Monday, April 29, 2019

how to review papers you havn't even read...

with apologies to Pierre Bayard, who wrote much more amusingly about how to talk about books you havn't even read and covered all the territory and more.

First, you've seen the title and abstract, so you can extrapolate from your deep knowledge of the area what a good paper on this topic would look like. of course, as an editor or esteemed member of the program committee, you would no doubt write such a paper but someone else must necessarily have made some small or even more significant errors in framing the problem, or overlooked much related work that could have led them to a better result, and so you must point out your previous work to them in some detail.

Second, you've seen a talk about this subject recently, and so of course this paper is really too late to the table, and can't bring anything new, deeper, or surprising that wasn't already in the talk.

Third, you read a monograph, book, or even survey paper of this area recently, and the topic is completely as dead as a dodo - there really can't be anything new to mine here anyhow.

Fourth, this paper has been submitted to this venue, which isn't very good anyhow, and you resent the extra work, so you expect it is full of mistakes and the abstract looks like it was written in Word anyhow, so it can't be any use.

Fifth, the idea sounds good, so you better reject the paper and finish your work on the same topic super quick or else you will have been gazumped.

Sixth, the words in the abstract look very much like words in wikipedia that you've seen recently, and you strongly suspect plagiarism, so you cut and paste a review you wrote of a similar paper.

Seventh, the title includes a word spelled in an unusual way, and you guess that the author's first language is Cobol, and that therefore they have had no new ideas since 1971, although some of those ideas did make quite a bit of money, which means they really don't need any more publications or a bigger H-Index.

Saturday, April 20, 2019

skipping stones

the stones skipped over the lake. quite making it to the far shore.

Time and again the girl tried to out-do her brother, but time and again, she drew.

She packed up the picnic things and went back to the cottage to carry on with her easter homework. Her book tells her:

It seems that every 65-70 million years on earth, there is another mass extinction event, when 75-95% of the species of the planet are destroyed. This is followed by a rapid period of evolution when huge numbers of new species emerge, and then a long slow period of stability as creatures and plants find their niche in the new eco-system. This has become known as "punctuated equilibrium".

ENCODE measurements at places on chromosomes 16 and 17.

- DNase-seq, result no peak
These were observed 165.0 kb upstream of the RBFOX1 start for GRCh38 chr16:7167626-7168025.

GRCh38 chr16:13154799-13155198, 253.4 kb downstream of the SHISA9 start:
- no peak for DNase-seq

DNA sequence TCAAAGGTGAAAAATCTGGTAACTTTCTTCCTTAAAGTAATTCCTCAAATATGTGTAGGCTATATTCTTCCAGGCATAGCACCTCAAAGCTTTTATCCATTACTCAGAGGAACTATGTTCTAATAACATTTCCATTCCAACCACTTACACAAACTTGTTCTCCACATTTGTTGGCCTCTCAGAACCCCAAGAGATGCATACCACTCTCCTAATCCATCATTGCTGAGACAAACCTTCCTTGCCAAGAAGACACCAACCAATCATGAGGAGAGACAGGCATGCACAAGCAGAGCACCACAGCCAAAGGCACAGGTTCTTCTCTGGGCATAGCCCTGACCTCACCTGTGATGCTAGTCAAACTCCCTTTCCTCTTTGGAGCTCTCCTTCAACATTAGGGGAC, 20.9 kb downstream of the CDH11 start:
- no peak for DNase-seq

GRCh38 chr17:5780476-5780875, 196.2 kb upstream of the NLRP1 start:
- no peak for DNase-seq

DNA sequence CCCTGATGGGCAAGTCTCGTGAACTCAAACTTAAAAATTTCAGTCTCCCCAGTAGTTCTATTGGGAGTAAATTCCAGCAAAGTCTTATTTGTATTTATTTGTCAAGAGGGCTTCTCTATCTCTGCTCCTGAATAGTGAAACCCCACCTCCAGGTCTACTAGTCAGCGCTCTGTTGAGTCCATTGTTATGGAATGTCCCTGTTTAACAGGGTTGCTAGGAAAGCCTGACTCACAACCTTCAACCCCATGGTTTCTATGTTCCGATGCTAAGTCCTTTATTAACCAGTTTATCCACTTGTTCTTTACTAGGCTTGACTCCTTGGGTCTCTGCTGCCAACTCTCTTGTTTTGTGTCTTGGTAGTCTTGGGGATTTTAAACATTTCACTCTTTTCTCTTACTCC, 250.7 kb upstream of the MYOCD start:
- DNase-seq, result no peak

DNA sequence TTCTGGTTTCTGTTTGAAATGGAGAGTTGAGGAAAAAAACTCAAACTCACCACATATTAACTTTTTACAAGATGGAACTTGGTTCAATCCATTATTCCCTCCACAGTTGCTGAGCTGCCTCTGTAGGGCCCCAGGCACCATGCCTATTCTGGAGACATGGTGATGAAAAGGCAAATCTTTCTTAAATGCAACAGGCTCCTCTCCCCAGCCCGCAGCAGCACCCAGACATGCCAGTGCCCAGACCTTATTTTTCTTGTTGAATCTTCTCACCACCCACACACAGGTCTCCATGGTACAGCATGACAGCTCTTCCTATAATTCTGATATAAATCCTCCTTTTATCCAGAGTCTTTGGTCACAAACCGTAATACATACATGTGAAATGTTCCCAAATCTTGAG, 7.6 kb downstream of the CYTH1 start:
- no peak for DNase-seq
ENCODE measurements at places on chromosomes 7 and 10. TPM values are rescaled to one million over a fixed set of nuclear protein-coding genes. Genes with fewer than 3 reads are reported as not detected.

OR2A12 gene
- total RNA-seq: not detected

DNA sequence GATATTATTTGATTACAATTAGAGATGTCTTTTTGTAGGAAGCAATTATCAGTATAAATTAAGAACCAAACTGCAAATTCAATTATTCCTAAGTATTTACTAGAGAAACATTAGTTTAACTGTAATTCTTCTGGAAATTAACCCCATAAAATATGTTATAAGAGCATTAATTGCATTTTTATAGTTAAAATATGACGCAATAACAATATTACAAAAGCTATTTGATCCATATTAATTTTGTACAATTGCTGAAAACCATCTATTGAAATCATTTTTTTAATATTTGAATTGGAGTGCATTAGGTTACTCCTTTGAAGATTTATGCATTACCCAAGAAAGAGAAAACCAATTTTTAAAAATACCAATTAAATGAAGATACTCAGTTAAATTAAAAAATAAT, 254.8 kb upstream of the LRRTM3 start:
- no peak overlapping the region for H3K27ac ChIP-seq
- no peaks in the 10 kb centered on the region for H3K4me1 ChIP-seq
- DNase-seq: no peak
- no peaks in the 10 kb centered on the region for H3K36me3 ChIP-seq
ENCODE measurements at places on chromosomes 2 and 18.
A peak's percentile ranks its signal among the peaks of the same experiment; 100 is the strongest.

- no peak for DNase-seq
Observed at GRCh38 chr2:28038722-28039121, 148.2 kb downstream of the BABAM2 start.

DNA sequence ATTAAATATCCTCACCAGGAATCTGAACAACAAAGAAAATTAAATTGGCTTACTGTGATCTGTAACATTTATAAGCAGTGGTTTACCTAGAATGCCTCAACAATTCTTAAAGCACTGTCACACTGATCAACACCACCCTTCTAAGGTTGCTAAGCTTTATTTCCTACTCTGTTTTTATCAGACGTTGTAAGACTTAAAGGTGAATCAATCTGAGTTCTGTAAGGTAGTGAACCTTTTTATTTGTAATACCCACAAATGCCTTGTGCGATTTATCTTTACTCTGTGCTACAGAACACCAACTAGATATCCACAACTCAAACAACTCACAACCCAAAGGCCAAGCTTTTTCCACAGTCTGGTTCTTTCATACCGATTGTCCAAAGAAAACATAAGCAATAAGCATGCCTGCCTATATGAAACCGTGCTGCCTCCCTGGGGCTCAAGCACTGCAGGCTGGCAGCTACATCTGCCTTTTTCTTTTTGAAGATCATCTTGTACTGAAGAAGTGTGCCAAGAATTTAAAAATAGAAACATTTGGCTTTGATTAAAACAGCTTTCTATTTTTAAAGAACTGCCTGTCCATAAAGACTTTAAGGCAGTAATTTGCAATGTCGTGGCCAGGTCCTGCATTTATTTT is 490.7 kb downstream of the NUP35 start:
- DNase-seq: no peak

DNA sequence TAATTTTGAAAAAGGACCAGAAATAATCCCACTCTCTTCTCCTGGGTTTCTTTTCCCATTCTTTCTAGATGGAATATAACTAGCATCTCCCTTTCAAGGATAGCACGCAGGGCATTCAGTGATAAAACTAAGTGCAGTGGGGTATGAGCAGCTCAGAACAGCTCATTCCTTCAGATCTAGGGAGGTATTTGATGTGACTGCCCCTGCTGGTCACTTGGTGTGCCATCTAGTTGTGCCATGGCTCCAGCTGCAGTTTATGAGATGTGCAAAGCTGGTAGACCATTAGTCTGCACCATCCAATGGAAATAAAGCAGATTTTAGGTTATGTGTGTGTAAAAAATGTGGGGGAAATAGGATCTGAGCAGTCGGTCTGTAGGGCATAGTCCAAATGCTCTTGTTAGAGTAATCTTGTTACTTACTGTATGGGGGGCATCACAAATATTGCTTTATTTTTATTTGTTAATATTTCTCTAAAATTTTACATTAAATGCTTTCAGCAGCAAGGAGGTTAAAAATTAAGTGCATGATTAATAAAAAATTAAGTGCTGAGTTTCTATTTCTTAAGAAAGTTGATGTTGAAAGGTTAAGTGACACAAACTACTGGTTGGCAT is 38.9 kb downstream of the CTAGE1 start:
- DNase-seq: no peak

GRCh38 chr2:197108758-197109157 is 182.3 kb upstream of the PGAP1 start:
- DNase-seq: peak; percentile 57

She thinks back to the anger she packed into each throw of a sliver of slate, imagining it striking the surface of the water like a time bomb, exploding a piece to bounce away again, leaving ripples spreading outwards from each impact.

There couldn't be a link, could there? 

Saturday, April 13, 2019

becoming an expert....just how much does it take?

a typical university pub discussion descended briefly into the "you can't criticise domain X because you have no expertise" yesterday - maybe fair enough, maybe not - in this particular case, domain was economics - so how much does one have to read to have some informed view on economics?
I realize that in some subjects/disciplines, there is also the underlying "cannon" or even several churches of the true faith (Adam Smith, Marx, Keynes, Hayek, Friedman, Kahneman etc etc, which i've actually read:) but perhaps doing an economics degree gives some magic edge?

I'm not so sure - firstly, doing any degree at all gives one the training to know how to study a further subject on ones own, and to find form and structure, and critically  absorb. Secondly, disciplines are constantly changing, and so it depends how long since one worshipped at the alter of this or that font of academic wisdom, whether the official qualification has any especial value over being "self taught". Of course, I'm assuming basic numeracy, literacy, and critical thinking - but that is what anyone with a BA or BSc in anything has.

So just for background, here's some of what I've read overlapping economics and my own "expertise" (computer science, maybe, and cyberspace, perhaps) because I like to stay informed - in the last 5+ years (this is a subset - in some cases, I went and looked at data or source papers):-

That may look like a bit of an arbitrary list, but its mine:-)